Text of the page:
Bitcoin’s Underlying Blockchain Technology Set To Transform Chinese Governance

By December 2, 2019 Bitcoin Business
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China cityscape
Bitcoin's Underlying Blockchain Technology Set To Transform Chinese Governance 19

Blockchain is set to usher in a new phase in the China growth story that could open up a “new chapter on the integration of governance and technology”.

Those were the words of Mu Rongping, the director of the innovation and development research centre at the Chinese Academy of Sciences, speaking at the first international blockchain conference in the country.

Governance is rising up the agenda to find itself at the centre of China’s blockchain plans, not just to increase efficiencies and transparency but to enforce greater control from the centre.

The widely reported speech in October by president Xi Jinping to key Politburo members has set off a race across the country by corporations, public administrators, state companies and party cadres, to get up to speed with distributed ledger technology across the country.

There are now 500 blockchain projects registered with the Cyberspace Administration of China. The bulk of them are from China’s homegrown tech giants , Alibaba, Tencent and Baidu, as well as those from state bodies.

Blockchain to roll out for China’s governance

China’s People’s Daily newspaper in a recent website editorial stated: “officials and party cadres must understand that the top leadership attaches high importance to blockchain technology due to the prospects of its application in the real economy, people’s livelihood and the state governance”.

A renewed clampdown on cryptocurrency trading and exchanges has come precisely because of the enthusiasm from the top for blockchain adoption.

And it isn’t just all talk.

According to the South China Morning Post the city of Deqing has become the first in the country to host an international blockchain conference.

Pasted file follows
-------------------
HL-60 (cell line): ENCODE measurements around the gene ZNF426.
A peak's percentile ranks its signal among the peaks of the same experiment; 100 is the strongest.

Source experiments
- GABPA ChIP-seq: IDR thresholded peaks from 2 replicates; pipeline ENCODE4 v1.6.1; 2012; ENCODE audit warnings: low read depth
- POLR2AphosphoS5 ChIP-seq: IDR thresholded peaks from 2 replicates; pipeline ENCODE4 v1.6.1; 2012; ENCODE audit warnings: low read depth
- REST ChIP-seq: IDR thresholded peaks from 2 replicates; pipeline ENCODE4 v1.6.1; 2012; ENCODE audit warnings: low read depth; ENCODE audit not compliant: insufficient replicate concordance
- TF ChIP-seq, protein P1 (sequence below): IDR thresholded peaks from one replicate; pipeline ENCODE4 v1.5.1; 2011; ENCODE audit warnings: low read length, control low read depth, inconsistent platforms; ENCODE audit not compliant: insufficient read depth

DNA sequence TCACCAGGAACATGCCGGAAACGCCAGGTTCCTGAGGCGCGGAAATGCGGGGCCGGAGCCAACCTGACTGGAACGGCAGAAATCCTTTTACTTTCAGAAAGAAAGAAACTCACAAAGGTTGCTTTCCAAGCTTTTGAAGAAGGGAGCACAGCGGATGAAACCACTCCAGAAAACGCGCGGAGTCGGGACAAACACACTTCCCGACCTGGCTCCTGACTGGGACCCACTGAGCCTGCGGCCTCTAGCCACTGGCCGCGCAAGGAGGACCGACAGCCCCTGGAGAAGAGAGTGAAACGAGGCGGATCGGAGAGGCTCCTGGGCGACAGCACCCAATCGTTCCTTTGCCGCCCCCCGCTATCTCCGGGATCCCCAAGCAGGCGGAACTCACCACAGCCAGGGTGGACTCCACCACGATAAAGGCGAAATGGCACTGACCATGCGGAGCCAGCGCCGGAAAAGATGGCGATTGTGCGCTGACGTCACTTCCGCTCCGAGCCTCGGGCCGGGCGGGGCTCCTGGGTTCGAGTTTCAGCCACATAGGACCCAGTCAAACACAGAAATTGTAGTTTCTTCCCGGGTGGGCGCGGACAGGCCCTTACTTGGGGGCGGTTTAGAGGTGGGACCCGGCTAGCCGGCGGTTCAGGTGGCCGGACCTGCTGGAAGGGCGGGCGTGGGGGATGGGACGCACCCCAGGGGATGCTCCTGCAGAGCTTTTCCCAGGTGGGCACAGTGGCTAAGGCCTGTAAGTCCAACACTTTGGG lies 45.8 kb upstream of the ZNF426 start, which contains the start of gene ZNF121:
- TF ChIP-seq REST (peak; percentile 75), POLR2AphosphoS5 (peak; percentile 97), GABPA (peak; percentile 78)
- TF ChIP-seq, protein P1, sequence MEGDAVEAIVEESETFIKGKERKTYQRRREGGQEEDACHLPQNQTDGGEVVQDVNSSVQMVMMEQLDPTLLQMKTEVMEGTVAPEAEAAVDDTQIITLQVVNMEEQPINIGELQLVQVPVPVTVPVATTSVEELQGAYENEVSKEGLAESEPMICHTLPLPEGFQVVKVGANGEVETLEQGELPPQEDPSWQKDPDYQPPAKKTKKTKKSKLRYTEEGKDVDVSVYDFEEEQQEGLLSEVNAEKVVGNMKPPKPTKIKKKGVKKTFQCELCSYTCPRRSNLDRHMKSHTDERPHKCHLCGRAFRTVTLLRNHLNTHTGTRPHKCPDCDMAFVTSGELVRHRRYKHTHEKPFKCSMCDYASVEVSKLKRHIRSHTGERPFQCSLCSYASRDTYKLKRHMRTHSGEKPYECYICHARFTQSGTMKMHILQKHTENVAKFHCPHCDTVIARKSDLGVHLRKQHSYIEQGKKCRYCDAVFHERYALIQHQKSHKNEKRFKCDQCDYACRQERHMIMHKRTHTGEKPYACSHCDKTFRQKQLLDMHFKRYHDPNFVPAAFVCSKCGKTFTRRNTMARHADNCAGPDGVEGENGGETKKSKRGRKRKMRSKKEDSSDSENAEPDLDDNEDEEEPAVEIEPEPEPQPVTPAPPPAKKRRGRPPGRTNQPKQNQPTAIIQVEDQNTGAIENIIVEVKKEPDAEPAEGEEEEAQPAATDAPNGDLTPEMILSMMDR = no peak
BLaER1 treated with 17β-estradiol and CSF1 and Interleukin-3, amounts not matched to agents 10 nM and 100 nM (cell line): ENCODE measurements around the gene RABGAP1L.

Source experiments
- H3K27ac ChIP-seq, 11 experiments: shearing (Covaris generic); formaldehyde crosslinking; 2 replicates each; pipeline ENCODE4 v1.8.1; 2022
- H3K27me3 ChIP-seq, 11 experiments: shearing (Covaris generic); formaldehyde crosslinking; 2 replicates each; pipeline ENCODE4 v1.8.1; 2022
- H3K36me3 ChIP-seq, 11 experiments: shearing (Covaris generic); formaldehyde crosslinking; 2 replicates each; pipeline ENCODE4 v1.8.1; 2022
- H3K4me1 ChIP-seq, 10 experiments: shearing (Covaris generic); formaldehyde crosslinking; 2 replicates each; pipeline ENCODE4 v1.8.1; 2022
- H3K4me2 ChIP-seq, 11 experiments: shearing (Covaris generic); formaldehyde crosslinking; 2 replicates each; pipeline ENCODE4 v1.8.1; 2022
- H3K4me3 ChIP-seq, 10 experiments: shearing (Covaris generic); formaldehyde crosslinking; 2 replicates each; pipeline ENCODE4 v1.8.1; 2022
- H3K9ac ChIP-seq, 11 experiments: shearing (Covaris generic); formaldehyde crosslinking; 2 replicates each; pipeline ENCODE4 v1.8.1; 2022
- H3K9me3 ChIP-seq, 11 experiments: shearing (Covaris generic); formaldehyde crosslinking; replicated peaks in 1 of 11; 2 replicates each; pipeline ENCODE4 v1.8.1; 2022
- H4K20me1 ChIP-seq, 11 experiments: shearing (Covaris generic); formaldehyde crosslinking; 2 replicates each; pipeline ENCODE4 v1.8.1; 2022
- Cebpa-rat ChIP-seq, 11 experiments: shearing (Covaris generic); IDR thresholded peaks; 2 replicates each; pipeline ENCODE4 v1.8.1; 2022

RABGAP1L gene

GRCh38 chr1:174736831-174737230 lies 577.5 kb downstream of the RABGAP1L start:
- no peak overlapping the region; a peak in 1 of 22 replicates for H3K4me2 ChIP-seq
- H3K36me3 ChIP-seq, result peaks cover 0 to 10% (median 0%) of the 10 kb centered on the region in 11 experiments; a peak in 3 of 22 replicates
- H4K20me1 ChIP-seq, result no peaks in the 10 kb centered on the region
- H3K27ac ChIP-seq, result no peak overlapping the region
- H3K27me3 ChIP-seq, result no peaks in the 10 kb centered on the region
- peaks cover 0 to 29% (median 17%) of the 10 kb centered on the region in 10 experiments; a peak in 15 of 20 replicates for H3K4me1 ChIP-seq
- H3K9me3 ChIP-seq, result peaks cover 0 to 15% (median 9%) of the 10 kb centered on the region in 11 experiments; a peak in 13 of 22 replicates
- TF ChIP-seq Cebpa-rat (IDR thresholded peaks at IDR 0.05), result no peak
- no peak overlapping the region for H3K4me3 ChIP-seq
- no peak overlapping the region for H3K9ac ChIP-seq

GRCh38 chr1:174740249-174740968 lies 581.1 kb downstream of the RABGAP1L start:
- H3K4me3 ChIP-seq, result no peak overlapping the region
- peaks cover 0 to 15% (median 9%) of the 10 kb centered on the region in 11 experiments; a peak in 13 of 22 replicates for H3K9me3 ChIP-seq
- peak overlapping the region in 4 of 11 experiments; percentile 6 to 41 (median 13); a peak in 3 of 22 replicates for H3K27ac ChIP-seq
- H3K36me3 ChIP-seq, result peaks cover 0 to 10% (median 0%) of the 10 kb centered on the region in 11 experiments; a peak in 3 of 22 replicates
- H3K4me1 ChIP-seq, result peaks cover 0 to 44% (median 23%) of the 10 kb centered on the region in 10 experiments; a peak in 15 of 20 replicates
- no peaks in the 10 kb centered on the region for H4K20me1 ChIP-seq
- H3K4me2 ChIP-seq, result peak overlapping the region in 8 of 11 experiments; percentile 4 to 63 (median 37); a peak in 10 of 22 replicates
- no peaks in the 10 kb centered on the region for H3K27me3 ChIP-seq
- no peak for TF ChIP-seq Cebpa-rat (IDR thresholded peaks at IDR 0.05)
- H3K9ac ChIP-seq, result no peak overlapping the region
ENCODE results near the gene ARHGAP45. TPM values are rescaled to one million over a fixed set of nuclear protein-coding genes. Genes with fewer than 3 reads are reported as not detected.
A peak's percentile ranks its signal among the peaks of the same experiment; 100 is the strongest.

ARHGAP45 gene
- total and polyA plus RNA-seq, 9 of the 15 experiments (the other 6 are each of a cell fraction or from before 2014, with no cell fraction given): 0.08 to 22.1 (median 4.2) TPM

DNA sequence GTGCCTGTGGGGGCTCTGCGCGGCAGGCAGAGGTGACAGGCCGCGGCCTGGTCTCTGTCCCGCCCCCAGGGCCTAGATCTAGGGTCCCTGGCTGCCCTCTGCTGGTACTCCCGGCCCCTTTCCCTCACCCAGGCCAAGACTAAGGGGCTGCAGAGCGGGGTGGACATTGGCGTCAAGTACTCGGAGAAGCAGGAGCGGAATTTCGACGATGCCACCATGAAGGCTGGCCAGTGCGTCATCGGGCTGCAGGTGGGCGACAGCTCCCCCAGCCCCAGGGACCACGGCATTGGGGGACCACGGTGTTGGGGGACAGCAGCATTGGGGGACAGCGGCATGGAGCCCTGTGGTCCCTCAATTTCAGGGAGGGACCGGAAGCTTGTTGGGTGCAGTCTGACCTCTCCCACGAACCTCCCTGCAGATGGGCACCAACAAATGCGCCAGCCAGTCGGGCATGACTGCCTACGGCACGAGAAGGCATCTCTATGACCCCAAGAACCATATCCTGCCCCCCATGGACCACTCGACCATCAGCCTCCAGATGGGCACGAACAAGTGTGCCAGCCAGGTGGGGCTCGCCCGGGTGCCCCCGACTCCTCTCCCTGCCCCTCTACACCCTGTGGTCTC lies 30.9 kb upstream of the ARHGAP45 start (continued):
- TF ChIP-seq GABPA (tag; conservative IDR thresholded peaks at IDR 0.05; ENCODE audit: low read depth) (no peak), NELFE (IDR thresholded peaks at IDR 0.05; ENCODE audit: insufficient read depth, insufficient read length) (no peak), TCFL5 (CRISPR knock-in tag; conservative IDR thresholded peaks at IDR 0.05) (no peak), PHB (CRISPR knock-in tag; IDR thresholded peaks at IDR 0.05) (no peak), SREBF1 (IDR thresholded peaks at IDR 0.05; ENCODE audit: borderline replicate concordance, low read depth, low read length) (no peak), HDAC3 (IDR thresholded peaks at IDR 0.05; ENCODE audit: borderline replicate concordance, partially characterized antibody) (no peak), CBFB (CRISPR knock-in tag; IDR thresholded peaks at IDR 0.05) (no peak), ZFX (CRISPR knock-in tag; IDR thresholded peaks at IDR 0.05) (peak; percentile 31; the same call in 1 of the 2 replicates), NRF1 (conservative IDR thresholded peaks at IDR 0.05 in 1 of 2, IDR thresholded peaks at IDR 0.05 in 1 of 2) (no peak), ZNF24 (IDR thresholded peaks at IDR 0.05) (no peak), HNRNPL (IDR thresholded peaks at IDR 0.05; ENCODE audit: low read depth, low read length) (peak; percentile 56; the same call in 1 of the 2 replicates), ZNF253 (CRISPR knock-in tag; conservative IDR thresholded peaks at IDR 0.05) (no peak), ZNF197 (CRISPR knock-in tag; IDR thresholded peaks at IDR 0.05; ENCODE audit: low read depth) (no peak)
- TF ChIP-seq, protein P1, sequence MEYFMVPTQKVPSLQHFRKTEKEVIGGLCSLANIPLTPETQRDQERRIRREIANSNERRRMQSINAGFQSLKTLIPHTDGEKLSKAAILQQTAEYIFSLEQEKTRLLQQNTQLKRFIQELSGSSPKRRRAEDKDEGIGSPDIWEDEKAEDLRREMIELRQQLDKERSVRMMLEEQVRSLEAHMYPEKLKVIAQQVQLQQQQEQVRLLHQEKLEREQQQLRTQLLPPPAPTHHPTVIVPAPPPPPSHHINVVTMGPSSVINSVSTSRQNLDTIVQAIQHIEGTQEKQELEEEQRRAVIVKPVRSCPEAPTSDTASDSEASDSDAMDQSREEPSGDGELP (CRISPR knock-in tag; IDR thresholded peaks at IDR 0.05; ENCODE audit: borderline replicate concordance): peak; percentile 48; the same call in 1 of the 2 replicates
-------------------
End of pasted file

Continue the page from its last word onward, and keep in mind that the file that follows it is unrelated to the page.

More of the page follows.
Many of China’s most influential scientists and administrators were in attendance.

One such was Chen Jing, a researcher with the Beijing-based Fengyun Institute of Science, Technology and Strategy, who told attendees: “While officials are eager to embrace innovation and companies are keen to develop solutions to satisfy the needs of governments, we’ll probably see wider applications in governance in the coming years…”

However, he added the important caveat “…if the technology turns out to be reliable”.

Blockchain application in finance, manufacturing and public sector

Nevertheless, China is already seeing the practical application of the technology in diverse industries, notably finance, manufacturing and public sector organisations, according to president Xi.

The smart city of Xiongan is deploying the technology, where it has become “an important infrastructure”.

It is being used in the legal system by prosecutors with a cloud-based e-proof system.

Law enforcement and intelligence agencies are using blockchain to stop leaks. A researcher at the Academy of Sciences said that it was even being used to appraise the work of key party members said: “From data clues in e-governance systems, we make judgments on whether a party member’s faith is fading, or if his enthusiasm at work is running low.”

All this is good news for blockchain in general. However, in the China context, improving governance is also about control. The transparency and immutability of blockchain tech is ideal for fighting corruption but if the blockchain’s are supervised from the centre, then it would be open to abuse.

Mu from the innovation centre at the Academy of Sciences, also emphasised that blockchain will be central to governance in China going forward.

“The potential is huge for the use of new technologies, such as in areas of public security, public transport, crime investigation and anti-corruption campaigns,” he insists.

Fighting corruption with blockchain – there will be push back

But there will be push back from those in the provinces who might fear more efficient oversight disrupting corrupt practices.

China’s 13th five-year plan comes to an end in 2020 and its stated aim was to leverage technologies such as artificial intelligence and blockchain to gain a “strategic technological advantage” reports the SCMP.

The chief competitor China’s policymakers have in mind is the US. Trillions of dollars are at stake.

Zeng Liaoyuan, a professor at the University of Electronic Science and Technology of China, hat although blockchain for governance is at an early stage, he says “the speech from the top leader will boost interest in the area as well as the huge potential of a market that could be worth trillions of yuan”.

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